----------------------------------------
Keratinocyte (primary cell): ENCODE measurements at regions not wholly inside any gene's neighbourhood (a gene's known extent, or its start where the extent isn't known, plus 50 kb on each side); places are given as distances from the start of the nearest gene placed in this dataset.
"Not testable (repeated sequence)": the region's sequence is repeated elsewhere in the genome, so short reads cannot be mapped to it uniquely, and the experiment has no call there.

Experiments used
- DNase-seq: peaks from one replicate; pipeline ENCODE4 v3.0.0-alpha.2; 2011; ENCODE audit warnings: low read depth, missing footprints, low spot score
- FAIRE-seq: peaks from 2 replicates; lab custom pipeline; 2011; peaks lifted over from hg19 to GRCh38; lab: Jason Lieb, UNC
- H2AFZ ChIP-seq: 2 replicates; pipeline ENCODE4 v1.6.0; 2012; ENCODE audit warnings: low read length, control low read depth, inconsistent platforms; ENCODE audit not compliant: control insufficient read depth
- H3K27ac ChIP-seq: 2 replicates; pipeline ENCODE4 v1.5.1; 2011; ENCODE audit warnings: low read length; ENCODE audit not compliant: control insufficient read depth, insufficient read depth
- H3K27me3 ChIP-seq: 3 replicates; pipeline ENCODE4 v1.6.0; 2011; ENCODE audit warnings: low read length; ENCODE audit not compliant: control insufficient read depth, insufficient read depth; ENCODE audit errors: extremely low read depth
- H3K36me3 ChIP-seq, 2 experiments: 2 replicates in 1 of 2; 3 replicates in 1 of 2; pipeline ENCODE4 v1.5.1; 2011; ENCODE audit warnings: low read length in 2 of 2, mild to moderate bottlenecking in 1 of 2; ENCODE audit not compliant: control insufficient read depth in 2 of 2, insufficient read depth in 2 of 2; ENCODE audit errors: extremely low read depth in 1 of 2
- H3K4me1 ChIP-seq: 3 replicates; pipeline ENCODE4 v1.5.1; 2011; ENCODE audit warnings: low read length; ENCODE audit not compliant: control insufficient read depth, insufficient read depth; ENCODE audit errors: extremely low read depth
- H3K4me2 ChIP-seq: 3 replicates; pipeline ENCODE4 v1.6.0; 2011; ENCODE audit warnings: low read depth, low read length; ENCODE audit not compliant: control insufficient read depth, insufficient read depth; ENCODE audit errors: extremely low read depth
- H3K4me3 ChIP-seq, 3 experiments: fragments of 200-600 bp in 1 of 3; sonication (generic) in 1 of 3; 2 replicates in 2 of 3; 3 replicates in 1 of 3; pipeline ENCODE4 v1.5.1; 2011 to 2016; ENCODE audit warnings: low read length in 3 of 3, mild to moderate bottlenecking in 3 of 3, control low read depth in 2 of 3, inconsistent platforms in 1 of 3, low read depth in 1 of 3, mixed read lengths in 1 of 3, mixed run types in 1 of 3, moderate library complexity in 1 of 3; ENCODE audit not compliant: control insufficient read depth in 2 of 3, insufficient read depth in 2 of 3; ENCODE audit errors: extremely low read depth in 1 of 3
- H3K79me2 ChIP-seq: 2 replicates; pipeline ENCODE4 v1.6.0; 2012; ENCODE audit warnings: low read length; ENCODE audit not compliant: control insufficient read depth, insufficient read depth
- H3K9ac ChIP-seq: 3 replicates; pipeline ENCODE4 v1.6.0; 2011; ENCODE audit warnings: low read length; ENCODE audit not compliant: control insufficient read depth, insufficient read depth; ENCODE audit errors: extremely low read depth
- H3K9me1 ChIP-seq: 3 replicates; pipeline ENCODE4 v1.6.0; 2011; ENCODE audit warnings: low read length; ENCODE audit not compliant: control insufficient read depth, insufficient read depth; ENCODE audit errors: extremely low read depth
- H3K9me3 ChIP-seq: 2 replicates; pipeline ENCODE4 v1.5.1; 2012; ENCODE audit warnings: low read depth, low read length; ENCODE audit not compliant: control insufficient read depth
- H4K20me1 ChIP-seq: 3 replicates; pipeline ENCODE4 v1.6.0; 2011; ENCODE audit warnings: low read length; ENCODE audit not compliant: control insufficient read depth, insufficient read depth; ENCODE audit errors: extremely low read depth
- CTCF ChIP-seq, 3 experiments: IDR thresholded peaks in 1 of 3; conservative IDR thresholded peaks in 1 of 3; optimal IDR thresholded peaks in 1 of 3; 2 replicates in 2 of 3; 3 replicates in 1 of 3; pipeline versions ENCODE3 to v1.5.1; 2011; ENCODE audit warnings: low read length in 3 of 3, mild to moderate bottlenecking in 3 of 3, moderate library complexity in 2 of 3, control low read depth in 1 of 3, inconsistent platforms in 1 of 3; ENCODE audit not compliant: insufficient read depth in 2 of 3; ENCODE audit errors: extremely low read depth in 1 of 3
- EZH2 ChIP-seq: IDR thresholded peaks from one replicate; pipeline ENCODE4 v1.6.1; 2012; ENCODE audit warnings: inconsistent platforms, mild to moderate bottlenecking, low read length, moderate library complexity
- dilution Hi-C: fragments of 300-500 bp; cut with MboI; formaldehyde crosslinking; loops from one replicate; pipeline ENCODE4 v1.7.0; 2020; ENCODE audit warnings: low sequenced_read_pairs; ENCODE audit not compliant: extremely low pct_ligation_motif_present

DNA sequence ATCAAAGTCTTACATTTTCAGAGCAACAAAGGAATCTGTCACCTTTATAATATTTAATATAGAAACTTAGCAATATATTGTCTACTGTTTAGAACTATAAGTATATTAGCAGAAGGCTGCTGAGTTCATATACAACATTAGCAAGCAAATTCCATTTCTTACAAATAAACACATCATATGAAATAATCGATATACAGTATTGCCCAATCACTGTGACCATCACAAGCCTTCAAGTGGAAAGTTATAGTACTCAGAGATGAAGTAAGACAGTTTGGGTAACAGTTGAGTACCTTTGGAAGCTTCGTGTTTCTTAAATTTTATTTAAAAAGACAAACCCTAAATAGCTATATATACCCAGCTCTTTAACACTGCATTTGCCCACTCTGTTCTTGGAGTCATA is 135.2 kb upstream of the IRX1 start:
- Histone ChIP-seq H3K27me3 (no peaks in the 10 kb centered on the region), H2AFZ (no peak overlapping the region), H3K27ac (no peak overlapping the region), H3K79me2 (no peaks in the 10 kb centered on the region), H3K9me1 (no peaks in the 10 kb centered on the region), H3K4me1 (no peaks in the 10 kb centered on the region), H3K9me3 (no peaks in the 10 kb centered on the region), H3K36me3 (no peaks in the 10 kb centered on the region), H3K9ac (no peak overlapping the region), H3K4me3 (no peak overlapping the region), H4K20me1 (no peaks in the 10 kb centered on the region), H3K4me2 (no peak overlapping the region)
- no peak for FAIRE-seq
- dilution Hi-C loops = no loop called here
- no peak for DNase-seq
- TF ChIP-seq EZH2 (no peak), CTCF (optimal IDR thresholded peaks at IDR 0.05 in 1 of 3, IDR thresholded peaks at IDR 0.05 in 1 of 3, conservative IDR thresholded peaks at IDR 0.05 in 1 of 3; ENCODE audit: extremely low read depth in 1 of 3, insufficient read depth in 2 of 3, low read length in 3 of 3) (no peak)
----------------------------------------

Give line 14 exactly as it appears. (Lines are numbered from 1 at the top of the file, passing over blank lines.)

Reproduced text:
- H3K9ac ChIP-seq: 3 replicates; pipeline ENCODE4 v1.6.0; 2011; ENCODE audit warnings: low read length; ENCODE audit not compliant: control insufficient read depth, insufficient read depth; ENCODE audit errors: extremely low read depth